The revamp will also see the return of television legend James Burrows, who directed every episode of the series' original eight-season run, to direct and executive produce.
"We’re thrilled that one of the smartest, funniest, and most defining comedies in NBC history is coming back," the network's entertainment chairman, Robert Greenblatt, said in a statement. "This groundbreaking series for everything from gay rights to social and political commentary — all disguised as a high-speed train of witty pop culture — is coming back where it belongs."
According to Jennifer Salke, president of NBC Entertainment, talks with Mutchnick and Kohan about producing new episodes of the show began in September after the cast and crew reunited to film a message to get out the vote .
"Dave and I are absolutely thrilled about the opportunity to write what Will, Grace, Jack and Karen are thinking about in 2017," Mutchnick said in a statement.
"It was heaven," Messing told The Times in October after the cast reunited originally. "I mean, it had been ten and a half years since the four of us had been in the same room together. To come together – literally the original costume designer, the original director, camera operator, it was a true reunion."
During its original run, "Will & Grace" garnered 83 Emmy Award nominations, winning 16, including accolades for all four stars.
Look for "Will & Grace" to return to NBC during the 2017-18 season.
Read more about NBC's TCA announcement here .
11:15 a.m.: Updated with comment from Debra Messing.
This article was originally published at 10:16 a.m.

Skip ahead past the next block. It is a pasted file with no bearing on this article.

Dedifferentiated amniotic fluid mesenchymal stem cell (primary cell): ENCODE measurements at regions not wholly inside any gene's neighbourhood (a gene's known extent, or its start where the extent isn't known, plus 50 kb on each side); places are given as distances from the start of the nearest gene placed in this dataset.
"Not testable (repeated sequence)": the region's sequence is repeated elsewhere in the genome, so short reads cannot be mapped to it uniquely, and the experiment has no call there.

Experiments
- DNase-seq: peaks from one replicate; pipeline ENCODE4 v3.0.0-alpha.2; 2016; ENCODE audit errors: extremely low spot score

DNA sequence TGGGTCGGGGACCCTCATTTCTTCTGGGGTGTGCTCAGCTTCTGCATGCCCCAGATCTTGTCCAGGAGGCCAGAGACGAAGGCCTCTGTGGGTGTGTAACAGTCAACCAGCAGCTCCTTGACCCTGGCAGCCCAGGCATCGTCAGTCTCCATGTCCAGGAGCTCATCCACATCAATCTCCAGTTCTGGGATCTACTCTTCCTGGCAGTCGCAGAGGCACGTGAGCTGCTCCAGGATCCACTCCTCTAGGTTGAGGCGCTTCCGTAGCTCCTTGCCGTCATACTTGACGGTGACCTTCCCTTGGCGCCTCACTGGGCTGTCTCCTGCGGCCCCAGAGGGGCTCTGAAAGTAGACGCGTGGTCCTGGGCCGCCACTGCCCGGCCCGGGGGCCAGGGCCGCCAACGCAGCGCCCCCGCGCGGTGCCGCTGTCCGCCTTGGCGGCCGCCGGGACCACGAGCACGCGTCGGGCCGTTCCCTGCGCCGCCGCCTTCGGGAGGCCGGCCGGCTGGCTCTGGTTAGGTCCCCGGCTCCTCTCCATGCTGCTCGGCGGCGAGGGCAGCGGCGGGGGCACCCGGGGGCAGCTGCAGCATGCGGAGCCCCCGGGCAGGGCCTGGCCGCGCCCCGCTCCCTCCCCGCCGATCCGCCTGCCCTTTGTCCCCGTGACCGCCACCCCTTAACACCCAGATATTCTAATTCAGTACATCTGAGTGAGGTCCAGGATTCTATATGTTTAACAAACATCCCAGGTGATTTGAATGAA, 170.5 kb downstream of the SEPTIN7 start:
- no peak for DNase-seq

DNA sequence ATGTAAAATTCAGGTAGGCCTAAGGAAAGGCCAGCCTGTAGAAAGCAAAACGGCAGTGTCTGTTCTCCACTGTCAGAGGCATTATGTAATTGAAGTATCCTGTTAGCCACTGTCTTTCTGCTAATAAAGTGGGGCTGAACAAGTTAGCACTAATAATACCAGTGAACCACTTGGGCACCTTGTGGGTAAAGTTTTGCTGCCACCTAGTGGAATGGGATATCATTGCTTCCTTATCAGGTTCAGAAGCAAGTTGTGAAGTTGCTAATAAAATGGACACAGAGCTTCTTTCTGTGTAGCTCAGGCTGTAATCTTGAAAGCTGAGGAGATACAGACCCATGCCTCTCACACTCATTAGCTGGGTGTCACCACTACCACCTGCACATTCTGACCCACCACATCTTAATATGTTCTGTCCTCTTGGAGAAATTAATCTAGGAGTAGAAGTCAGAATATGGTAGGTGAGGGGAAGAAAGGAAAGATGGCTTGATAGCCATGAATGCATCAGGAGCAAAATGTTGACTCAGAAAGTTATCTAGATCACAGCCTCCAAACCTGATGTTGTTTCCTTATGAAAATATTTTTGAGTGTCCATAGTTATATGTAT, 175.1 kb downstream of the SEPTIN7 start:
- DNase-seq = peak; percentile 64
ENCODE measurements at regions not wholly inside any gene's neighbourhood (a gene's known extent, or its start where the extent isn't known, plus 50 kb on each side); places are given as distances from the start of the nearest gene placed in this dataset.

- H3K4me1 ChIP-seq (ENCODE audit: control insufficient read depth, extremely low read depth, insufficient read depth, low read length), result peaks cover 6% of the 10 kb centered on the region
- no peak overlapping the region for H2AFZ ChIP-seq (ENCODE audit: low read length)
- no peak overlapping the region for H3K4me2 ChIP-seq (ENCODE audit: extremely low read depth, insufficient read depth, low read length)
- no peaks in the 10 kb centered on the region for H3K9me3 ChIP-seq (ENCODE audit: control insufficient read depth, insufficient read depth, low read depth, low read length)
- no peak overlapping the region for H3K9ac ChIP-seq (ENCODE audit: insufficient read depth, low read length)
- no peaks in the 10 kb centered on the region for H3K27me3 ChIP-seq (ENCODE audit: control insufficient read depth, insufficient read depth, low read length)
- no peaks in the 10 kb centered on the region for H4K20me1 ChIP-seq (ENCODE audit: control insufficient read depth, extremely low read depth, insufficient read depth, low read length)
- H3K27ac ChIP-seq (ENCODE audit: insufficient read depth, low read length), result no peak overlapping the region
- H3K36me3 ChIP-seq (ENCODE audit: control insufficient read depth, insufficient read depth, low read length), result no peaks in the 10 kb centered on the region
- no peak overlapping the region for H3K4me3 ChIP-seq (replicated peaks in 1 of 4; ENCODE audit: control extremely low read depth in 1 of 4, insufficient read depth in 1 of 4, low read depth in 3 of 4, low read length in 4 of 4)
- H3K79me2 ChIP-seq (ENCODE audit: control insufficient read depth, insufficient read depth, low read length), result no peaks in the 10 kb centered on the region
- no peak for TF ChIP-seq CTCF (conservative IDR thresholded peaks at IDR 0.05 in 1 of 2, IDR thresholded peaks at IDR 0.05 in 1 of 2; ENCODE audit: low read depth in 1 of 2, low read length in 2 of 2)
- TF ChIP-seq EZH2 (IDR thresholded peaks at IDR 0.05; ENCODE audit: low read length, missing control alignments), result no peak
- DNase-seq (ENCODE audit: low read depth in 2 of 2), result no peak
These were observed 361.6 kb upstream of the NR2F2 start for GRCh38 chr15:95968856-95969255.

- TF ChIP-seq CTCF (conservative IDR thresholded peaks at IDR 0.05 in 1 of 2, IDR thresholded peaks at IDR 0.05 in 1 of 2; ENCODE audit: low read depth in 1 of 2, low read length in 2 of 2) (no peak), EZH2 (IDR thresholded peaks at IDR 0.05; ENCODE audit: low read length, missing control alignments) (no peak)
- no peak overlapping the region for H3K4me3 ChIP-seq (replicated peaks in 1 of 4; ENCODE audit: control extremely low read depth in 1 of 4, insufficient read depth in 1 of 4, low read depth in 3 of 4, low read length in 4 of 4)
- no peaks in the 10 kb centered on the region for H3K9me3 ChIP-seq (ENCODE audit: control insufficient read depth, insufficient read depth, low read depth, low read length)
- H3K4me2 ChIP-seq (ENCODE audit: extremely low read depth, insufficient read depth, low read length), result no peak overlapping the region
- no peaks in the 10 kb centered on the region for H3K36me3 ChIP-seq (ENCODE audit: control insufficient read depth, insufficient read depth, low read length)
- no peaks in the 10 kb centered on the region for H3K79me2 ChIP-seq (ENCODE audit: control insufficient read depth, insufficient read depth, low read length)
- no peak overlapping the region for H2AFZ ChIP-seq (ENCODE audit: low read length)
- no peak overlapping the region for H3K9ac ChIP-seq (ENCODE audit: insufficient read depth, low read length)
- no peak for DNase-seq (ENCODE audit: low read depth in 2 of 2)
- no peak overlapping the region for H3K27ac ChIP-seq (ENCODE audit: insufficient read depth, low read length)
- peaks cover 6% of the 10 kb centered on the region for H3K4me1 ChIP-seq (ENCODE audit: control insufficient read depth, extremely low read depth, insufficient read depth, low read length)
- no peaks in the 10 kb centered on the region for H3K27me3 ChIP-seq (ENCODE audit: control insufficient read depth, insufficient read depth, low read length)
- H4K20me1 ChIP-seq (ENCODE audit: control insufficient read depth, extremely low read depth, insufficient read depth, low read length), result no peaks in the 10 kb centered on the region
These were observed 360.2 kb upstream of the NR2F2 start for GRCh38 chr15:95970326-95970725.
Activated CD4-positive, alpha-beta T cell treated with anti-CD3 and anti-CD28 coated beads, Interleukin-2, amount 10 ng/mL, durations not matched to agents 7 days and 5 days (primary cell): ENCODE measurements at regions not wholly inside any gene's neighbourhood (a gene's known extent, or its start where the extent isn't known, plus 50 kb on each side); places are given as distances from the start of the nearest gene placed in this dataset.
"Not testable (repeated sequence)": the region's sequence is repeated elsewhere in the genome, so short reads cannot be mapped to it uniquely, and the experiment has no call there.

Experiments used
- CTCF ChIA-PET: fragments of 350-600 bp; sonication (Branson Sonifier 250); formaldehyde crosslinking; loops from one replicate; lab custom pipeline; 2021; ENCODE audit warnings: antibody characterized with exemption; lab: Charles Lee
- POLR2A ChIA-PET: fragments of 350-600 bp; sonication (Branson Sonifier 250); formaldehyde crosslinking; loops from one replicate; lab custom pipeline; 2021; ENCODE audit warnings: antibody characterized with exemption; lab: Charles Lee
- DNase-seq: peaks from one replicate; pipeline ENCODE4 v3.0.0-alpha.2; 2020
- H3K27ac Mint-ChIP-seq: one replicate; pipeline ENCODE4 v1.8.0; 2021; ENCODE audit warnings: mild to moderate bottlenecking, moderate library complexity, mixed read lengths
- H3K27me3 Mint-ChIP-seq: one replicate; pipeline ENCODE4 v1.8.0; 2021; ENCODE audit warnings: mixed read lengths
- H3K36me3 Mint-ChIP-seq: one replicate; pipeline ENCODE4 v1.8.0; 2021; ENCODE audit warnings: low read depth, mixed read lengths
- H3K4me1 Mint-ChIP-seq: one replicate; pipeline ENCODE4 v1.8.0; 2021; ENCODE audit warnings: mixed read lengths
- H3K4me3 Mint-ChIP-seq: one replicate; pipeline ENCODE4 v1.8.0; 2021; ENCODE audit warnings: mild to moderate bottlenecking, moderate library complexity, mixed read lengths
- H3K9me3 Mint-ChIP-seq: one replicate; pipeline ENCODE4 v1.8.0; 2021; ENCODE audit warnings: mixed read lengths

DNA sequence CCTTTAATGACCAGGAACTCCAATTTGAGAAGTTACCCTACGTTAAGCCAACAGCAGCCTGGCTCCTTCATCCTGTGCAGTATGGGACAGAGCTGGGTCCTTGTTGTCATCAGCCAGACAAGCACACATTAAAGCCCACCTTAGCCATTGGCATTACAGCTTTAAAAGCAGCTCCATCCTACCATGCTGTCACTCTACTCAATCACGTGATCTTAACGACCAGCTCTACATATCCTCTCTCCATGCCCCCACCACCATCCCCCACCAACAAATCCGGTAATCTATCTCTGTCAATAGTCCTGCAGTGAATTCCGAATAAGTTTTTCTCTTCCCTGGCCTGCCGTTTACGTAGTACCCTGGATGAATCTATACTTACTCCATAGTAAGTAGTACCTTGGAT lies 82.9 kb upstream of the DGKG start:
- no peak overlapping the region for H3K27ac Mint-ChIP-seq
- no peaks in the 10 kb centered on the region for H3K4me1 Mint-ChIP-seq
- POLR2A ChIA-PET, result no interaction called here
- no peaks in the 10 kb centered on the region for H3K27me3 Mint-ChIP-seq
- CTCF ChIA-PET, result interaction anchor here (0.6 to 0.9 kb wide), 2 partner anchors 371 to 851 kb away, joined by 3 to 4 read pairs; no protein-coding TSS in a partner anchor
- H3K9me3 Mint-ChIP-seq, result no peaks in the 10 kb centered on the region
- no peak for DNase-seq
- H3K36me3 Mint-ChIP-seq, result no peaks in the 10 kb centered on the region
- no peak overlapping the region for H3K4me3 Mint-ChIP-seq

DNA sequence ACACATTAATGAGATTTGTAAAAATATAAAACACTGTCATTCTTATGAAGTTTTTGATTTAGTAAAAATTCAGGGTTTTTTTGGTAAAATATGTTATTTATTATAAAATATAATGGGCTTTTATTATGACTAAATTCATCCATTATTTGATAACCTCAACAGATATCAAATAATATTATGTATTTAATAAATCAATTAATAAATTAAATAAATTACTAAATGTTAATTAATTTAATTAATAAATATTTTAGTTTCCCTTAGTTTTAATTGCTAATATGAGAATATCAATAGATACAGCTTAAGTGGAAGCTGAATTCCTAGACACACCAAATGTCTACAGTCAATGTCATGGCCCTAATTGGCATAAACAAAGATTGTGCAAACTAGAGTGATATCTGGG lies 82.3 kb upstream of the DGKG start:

If the whole basketball thing doesn't work out for him, NBA superstar LeBron James has another lucrative career to fall back on: television producing.
NBC announced Wednesday that it was ordering an additional 20 episodes of the game show "The Wall," which is produced by James and his business manager, Maverick Carter.
"When we started ‘The Wall,' we wanted to create something that would get families excited and change people's lives. Maverick and I couldn’t be more proud of the show’s early success and we want to keep building on that," James said in a statement. "I want to thank NBC for their partnership, Andrew Glassman for his vision, and all the fans for their support."
Hosted by professional television host Chris Hardwick, "The Wall" features teammates answering trivia questions while balls drop down a Plinko-esque wall determining their fortune or failure.
"We’re thrilled that viewers have become as captivated by ‘The Wall’ as we are," said Meredith Ahr, president of Universal Television Alternative Studio, NBC Entertainment. "We have been in pursuit of a brand new high-stakes game show for a while and are so happy to have developed it with LeBron James."
After settling into its regular Tuesday time slot, "The Wall" has averaged a 1.7 rating among adults 18-49, averaging 6.9 million viewers overall, according to "live plus same day" Nielsen ratings.
"The Wall" airs Tuesdays at 8 p.m. Pacific.
Lamar Odom is back -- but he's not the same man he was at the end of 2016.